On Thursday, June 16, 2016, Chamber President, Todd Murphy joined Jefferson Parish leaders on a tour of the Bayou Dupont Sediment Marsh Creation Area, where they were able to walk on marshland that did not exist 18 years ago. This new marshland is the result of a 14-mile pipeline pumping sand from the Mississippi River into the area.
The tour was led by Jefferson Parish District 1 Councilman Ricky Templet, who has been an advocate for the area’s restoration efforts. In October of 2015, Templet shared an eye-opening video that detailed the looming threats to our region’s stability, and the need for restoration. Seeing the positive success of the pipeline projects and marshland development sheds a brighter light on the future of our communities.
The video and article below are from the WWL-TV-Channel 4 coverage:
BAYOU DUPONT, La. — A group of Jefferson Parish leaders spent part of Thursday morning walking on marshland that didn’t exist 18 months ago.
They also took a boat tour to the Bayou Dupont Sediment Marsh Creation Area. The restoration project is located in the Barataria Basin, about 15 miles south of New Orleans.
A 14-mile long pipeline pumped sand from the Mississippi River into the area to create a new marshy island.
Jefferson Parish District 1 Councilman Ricky Templet led the tour.
“The more I can get people to see this and understand the importance that it can be done, the more support we get for these projects,” Templet said.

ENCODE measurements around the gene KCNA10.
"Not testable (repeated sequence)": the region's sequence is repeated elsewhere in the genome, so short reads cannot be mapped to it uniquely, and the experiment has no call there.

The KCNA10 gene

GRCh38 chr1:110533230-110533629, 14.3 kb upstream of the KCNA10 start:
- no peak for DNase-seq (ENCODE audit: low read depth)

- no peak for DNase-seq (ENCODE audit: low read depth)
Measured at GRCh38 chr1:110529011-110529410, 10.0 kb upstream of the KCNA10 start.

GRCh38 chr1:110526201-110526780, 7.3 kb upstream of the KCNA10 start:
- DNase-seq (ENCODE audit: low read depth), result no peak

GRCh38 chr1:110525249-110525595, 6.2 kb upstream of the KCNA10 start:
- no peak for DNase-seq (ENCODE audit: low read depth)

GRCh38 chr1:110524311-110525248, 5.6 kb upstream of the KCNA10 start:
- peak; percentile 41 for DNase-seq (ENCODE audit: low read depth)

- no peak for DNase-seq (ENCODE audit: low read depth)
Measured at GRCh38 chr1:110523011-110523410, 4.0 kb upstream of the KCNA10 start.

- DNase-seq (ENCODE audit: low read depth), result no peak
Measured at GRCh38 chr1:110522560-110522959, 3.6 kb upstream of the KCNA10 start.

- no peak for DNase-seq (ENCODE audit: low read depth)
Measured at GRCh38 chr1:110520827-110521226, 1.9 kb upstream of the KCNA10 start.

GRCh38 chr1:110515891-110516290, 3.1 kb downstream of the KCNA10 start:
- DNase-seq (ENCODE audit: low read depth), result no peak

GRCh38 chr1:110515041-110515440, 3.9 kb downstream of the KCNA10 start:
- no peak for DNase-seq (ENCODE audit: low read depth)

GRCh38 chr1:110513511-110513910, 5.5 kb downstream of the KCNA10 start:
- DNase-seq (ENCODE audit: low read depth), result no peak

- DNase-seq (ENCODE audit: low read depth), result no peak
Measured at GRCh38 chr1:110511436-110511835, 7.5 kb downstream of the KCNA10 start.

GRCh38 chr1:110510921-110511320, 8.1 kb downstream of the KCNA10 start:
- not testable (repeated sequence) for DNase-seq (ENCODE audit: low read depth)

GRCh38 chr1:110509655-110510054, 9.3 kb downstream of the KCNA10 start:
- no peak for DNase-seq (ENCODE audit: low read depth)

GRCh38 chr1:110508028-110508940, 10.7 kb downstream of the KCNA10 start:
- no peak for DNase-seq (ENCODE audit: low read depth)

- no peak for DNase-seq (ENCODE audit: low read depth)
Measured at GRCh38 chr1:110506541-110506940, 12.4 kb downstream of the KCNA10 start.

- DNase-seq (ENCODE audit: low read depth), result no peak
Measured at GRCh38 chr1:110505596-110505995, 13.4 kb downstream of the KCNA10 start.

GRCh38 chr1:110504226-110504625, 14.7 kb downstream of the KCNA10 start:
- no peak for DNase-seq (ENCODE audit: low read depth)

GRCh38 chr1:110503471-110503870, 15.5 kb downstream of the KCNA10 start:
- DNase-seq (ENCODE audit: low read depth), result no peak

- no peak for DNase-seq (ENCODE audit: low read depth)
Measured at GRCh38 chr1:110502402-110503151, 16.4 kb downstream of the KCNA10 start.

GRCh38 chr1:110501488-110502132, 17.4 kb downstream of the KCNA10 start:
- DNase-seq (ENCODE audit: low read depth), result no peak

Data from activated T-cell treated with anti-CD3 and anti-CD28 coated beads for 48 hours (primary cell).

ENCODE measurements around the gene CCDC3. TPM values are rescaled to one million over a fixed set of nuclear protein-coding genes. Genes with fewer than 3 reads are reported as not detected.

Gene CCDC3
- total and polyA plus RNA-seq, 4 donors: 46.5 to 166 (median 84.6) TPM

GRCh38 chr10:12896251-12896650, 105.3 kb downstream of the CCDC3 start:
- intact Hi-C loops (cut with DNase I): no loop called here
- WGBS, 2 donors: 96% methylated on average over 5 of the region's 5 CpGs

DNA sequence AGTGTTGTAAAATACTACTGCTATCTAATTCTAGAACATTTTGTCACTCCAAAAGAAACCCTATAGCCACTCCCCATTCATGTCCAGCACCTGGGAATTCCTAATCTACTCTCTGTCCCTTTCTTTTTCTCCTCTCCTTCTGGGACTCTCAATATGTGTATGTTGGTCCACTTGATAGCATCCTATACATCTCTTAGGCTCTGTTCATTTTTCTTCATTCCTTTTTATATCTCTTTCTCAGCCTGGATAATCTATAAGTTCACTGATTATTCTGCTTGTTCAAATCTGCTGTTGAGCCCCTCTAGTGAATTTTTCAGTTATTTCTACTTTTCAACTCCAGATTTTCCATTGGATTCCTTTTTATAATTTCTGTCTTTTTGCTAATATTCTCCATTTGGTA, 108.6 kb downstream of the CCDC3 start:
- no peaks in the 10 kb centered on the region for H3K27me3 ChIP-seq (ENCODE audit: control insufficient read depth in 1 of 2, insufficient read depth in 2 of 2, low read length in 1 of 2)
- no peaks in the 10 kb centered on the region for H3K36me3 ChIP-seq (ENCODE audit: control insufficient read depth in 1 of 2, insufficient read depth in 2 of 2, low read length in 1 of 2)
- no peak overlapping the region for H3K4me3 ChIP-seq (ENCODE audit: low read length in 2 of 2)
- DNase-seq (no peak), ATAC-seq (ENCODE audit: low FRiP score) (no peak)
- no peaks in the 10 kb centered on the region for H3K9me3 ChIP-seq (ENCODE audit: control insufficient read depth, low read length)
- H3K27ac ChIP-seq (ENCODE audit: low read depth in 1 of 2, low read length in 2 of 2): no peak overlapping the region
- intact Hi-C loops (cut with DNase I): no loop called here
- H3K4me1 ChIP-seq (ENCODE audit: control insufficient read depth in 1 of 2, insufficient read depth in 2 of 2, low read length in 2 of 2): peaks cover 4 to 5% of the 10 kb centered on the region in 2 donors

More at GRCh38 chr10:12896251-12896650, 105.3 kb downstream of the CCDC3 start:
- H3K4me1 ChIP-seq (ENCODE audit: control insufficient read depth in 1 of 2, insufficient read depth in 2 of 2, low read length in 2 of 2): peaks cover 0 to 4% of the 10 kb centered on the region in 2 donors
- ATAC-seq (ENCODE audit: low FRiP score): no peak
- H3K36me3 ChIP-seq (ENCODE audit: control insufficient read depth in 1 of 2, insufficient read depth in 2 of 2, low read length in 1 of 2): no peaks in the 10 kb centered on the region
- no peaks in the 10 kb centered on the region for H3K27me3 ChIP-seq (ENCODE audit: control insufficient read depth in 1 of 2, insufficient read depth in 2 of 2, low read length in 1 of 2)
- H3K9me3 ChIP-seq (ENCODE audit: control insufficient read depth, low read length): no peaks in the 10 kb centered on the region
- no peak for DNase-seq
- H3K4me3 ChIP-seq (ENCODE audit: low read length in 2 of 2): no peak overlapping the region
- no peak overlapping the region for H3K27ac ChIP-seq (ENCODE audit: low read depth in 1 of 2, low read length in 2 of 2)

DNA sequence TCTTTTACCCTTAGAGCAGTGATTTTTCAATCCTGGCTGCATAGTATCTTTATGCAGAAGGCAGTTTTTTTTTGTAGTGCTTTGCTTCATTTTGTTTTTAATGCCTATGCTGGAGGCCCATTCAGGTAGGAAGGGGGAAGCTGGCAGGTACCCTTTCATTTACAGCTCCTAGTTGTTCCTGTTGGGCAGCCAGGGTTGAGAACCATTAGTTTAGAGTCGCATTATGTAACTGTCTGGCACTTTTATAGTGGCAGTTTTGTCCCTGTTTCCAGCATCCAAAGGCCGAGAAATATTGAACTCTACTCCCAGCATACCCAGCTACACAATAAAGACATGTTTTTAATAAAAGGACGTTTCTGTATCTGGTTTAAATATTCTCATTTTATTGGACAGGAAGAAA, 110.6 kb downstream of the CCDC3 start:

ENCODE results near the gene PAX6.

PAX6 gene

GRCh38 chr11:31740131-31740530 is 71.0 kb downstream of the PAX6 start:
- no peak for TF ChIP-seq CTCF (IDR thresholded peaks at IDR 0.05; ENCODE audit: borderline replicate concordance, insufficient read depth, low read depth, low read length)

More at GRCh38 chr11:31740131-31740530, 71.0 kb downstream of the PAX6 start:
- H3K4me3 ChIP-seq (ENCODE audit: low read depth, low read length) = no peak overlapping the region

The new two-mile long, football field wide patch of marshland was once open water.
Templet maintains it wasn’t long ago when so called experts said it would be next to impossible to rebuild the marshes south Louisiana is losing at an incredible rate.
“This is not just protecting Jefferson Parish, not just protecting Lafitte, not just protecting lower Jefferson, this is protecting the whole regional area,” Templet said. “If we keep saying we no longer need to protect certain areas, New Orleans is going to be where the Gulf of Mexico is.”
Every three miles of healthy marshland knocks down the rising tide associated with a storm by one foot.
The first phase of this project cost about $40 million.
Jefferson Chamber President Todd Murphy said the cost is well worth it.
“When people are looking to expand their company or relocate into Jefferson Parish and into our region, they’re looking at the stability of the place they’re going to live, the place they’re going to work,” Murphy said. “Is it going to be flooded out?”
Other parish leaders agreed.
“The bottom line is that it needs to be funded and it needs to be paid for and you need to convince people that these are viable, important projects for the future of our state and the future of America,” Templet said.
Jefferson Parish plans to use money from the 2010 BP oil spill settlement to help build phase two of the project. It would extend the Bayou Dupont marsh 12 miles to the west, toward Lafourche Parish. Early estimates peg the cost at $84 million.
(© 2016 WWL)